We’re a year shy of the anniversary of Newton Minnow’s famous “Vast Wasteland” speech when, as Chairman of the Federal Communications Commission, he warned us that television would become an arid desolate landscape without conscience or art:

“When television is good, nothing — not the theater, not the magazines or newspapers — nothing is better. But when television is bad, nothing is worse. I invite you each of you to sit down in front of your television set when your station goes on the air and stay there for a day without a book, without a magazine, without a newspaper, without a profit and loss sheet or a rating book to distract you. Keep your eyes glued to that set until the station signs off. I can assure you that what you will observe is a vast wasteland.”

Minnow gave that speech in 1961, imagine what he would say now as we approach 2011.

But just in case you had me assigned to the nutpatch, it’s not all serious and scholarly around here.

I confess to making merry with the Internet. “High speed Internet” has taken the place of “cable” here at the ol’ rancho. Do I watch whole series and favorite shows? You bet.

But here’s the difference: by not having cable I’ve limited my options and limited my choices. And I’m not paying for those options.

Here’s my contribution to your post-holiday List of Great Expectations to mull over: ditch the cable. If you have one of those expensive, ballyhooed “packages”, you could easily save a thousand dollars or more in a year.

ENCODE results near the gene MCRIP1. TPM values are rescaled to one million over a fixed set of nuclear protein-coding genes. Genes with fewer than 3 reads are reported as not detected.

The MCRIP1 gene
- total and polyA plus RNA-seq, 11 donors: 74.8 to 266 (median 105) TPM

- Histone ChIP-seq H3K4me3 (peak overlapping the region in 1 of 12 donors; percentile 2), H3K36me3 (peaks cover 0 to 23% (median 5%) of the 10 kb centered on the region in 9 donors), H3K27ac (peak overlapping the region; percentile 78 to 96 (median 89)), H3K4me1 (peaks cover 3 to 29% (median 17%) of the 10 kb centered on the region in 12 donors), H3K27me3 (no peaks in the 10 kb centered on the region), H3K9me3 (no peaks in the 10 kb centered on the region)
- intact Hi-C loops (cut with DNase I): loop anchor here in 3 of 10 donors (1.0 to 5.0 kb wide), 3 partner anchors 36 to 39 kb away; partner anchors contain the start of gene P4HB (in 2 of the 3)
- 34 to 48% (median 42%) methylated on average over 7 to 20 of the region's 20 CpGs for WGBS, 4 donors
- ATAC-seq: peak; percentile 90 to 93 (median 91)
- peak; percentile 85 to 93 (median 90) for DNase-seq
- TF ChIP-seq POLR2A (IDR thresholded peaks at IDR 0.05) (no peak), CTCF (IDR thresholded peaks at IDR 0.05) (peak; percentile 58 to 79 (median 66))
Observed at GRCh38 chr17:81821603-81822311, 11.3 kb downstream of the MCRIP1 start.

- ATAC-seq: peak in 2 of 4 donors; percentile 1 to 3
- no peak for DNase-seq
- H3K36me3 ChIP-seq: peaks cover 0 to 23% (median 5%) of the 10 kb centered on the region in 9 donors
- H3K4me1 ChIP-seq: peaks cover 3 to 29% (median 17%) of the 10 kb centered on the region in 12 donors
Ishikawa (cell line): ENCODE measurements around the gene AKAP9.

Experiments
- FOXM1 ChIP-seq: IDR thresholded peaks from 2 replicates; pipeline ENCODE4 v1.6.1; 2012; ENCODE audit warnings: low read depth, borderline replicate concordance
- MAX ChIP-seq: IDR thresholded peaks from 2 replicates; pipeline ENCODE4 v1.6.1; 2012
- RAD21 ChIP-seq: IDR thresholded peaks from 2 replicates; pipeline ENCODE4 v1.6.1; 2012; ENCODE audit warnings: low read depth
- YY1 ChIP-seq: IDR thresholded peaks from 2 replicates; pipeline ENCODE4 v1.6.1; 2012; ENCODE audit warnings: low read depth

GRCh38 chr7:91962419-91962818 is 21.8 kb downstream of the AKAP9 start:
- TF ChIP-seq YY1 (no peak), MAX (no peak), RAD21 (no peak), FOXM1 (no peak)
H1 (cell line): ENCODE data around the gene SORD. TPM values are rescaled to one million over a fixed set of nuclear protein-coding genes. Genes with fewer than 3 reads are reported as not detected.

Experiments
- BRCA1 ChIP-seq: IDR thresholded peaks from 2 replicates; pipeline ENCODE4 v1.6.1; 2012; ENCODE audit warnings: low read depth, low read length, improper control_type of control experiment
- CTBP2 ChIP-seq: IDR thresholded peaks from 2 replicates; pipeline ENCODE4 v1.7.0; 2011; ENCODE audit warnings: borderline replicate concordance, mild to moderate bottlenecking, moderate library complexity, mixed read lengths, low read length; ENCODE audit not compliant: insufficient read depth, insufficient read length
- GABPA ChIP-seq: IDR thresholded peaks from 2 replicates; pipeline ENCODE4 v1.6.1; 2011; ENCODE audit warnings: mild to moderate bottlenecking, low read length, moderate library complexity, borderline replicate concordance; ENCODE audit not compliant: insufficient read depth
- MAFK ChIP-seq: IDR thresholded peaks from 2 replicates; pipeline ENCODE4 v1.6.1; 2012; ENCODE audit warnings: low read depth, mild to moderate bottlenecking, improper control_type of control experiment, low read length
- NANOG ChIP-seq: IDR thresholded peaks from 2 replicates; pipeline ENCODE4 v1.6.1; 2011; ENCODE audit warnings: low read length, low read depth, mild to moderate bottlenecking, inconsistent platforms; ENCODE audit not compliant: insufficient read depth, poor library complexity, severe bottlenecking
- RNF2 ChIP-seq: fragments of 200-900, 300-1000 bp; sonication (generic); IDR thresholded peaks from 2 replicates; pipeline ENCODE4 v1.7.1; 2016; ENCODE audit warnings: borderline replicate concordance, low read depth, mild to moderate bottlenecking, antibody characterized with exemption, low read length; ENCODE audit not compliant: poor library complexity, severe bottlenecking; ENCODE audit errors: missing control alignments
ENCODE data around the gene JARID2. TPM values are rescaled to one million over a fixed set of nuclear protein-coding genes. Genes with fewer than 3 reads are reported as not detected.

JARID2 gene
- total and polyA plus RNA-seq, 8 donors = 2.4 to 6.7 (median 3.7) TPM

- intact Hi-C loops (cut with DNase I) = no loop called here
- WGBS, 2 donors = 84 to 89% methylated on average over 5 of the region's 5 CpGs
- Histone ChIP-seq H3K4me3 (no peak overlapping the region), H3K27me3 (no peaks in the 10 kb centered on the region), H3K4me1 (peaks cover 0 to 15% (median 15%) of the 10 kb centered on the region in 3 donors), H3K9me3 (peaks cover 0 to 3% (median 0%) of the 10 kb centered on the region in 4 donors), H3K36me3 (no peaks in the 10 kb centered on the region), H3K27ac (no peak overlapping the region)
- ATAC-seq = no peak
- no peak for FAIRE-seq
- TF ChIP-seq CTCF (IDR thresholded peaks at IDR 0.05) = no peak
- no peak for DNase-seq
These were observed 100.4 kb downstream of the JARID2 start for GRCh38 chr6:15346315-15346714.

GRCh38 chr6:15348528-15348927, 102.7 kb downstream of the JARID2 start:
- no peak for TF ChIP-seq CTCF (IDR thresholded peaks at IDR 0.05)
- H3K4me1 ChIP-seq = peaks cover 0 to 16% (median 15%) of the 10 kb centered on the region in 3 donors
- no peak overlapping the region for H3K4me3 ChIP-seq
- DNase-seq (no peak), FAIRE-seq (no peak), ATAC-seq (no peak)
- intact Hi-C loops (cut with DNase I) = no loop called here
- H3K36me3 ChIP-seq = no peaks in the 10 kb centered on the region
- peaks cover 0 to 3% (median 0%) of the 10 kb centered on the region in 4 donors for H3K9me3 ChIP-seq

Cruise anyone?

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About Phyllis Alberici

Hanging a few lanterns in the darkness. Let me know how it's going.
This entry was posted in Television. Bookmark the permalink.

7 Responses to Making it great since 2005

  1. Laura says:

    Mostly, I’m fascinated that an image I made for a post at work over a year ago is appearing here…at a blog that I read.

    I watch a lot more TV than is healthy, I think. I have given it up for long stretches of time, and have been very happy during those times. But I have to admit….without TV, I’d never get any knitting done.

    • Phyllis Alberici says:

      You have a great image there. But, it’s gone and wish it wasn’t. I can relate to the knitting-tv connection. I knit now without tv. I wish I could say I get more done or actually finish a project.

  2. Terri says:

    I went a year without a TV, back in the early 90s. I didn’t miss it. When I finally did get a TV in 1993–my first color one–I held onto it until about 6 months ago. I usually just watch nature shows, documentaries, and hockey. There aren’t many series I like (House, True Blood, CSI if I happen to catch one on). If I watch 6 hours of TV a week, it’s a lot. I really can’t blame you for not having one.

  3. kirsten martin says:

    Love it! We’ve progressed to only watching shows recorded on the DVR. No more commercials for us. No more “newstainment.” No more ridiculously bad reality shows. Just some great Masterpiece Theater (love the new Sherlock!) and House and 30 Rock. We’re the happier and smarter for it, I think! I aspire to your plan of no TV at all. And perhaps with the convergence of the internet/TV websites/Netflix, we’ll get there. I’d love to go on a cruise with the money that we save!

  4. We have a television, which I like to have for watching movies, but the only show I watch at this point is “Metalocalypse,” and the season for that is over . . .

  5. Dawn Burrell says:

    Hi like most people we were in the habbit of just turning on the T.V out of habbit really.

    Now we only watch some of the programme we have recorded once we have done what we need to do first. so it takes a bit of time to get through it all and really it doesn’t worry us if we end up deleting some of the stuff we have recorded as by that time we get to watch it we are so over it and it doesn’t seem that important to watch anymore.